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The Democratic Strategist

Political Strategy for a Permanent Democratic Majority

State-Based Health Reform and 2010

The last staff post on public option alternatives percolating in the Senate really got me thinking: are the senators or health reform advocates kicking around state-based approaches to the public option really thinking through the political implications of taking this route? Or are they just focused on their own legislative problems?
The one thing that’s clear about these approaches is that they would considerably ramp up the importance of health reform in state politics going into an already crazy 2010 election cycle. I’ve got a post up at The New Republic raising this issue, and wondering if state politicians in either party are quite ready for this challenge. In effect, letting the states make the most fundamental decisions about how to design a health care system–not just for the Medicaid or SCHIP participants they currently deal with, but for pretty much everybody–would simply shift all the many controversies we’ve seen in Congress this year to state capitals.
It’s hard to say how this would all play out. Chris Bowers suspects Republican-controlled states (including some where a public option is most needed) would kill any sort of public option immediately. Others may be more sanguine given the general popularity of the public option nationally. All I’m saying is that senators and health reform advocates need to think and talk about this political reality at some depth, and not simply seize on state-based approaches as a clever way out of their own dilemmas.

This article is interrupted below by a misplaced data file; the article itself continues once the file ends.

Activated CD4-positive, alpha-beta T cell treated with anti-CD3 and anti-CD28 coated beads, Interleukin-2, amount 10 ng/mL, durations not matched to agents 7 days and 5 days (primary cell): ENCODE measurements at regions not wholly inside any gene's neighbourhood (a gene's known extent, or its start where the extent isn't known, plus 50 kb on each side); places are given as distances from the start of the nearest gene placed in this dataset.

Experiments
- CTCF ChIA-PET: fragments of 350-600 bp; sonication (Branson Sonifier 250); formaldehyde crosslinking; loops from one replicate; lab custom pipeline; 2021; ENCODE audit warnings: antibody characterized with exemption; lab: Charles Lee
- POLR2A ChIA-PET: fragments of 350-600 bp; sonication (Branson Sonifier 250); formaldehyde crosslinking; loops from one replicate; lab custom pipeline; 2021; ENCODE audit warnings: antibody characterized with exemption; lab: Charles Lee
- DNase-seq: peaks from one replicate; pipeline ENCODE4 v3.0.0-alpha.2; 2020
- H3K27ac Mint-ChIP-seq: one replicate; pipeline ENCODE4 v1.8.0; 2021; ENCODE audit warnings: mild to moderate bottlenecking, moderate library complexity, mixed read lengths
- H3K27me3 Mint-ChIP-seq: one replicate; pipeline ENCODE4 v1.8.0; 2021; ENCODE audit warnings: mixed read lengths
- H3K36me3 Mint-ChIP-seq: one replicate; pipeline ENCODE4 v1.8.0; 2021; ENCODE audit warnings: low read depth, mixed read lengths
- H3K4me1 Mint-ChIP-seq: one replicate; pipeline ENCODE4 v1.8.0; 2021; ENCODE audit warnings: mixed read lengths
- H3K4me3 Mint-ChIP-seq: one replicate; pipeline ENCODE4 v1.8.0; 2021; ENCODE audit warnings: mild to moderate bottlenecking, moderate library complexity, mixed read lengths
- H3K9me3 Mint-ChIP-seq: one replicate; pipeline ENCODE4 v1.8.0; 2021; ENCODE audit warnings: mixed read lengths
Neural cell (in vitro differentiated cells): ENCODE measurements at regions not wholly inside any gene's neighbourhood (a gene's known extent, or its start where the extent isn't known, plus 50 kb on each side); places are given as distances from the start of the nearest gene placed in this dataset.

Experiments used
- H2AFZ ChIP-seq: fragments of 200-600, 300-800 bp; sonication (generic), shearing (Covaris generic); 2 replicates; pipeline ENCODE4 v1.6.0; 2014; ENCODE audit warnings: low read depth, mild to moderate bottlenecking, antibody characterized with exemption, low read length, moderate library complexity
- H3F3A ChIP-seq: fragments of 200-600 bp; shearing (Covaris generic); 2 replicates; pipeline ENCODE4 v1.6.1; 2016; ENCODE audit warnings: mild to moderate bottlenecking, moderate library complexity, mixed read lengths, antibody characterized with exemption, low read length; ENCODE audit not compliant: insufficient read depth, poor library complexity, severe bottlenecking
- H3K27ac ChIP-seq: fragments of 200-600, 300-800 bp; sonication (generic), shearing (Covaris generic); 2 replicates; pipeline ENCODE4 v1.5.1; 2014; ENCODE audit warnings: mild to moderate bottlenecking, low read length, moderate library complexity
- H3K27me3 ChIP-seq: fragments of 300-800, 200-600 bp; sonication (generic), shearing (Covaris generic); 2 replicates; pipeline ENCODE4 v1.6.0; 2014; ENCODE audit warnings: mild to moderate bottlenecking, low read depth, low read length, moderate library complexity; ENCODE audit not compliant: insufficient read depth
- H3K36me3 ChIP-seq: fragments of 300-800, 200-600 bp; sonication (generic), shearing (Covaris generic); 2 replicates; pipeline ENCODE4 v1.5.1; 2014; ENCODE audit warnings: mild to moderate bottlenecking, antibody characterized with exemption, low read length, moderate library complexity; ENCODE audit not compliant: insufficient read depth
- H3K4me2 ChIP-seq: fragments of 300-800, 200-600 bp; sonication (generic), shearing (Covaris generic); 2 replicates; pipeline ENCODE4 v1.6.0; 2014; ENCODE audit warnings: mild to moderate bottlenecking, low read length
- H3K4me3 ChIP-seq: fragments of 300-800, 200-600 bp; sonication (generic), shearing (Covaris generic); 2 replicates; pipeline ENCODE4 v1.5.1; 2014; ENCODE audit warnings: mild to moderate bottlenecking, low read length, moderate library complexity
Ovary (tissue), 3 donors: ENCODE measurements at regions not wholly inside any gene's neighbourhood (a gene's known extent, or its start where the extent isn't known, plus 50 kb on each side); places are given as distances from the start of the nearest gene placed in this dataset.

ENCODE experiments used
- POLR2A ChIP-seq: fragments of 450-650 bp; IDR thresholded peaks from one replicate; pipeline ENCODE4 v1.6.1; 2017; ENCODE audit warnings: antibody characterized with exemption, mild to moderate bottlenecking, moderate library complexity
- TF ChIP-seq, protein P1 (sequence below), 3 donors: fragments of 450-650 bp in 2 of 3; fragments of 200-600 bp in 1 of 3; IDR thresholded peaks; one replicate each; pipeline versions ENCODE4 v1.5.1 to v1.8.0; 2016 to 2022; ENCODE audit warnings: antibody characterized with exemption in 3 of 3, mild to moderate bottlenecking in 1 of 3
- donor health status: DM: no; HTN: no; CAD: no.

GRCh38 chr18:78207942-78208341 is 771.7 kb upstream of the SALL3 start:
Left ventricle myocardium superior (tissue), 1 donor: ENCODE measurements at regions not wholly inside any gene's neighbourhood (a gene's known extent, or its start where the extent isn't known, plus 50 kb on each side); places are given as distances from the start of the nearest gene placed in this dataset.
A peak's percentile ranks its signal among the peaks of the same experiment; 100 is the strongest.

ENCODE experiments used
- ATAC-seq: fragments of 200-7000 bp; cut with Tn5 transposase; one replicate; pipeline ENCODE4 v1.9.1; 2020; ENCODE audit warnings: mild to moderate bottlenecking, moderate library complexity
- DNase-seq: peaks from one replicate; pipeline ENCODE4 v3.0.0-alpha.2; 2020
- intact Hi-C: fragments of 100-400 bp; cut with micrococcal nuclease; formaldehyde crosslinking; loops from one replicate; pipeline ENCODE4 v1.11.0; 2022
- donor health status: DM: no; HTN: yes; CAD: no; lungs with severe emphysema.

It’s reassuring that one of the proponents of a state-based approach, Tom Carper, is a former Governor, who presumably understands the political implications at the state level. And it’s encouraging that two others, Maria Cantwell and Ron Wyden, are trying to enable the states to adopt reforms more radical than any we would see in a one-size-fits-all national reform template. But a 2010 state political cycle dominated by a raucous health care debate is a tricky proposition, particularly given the potential impact of health industry dollars on legislators and candidates alike.
Look before you leap, senators.

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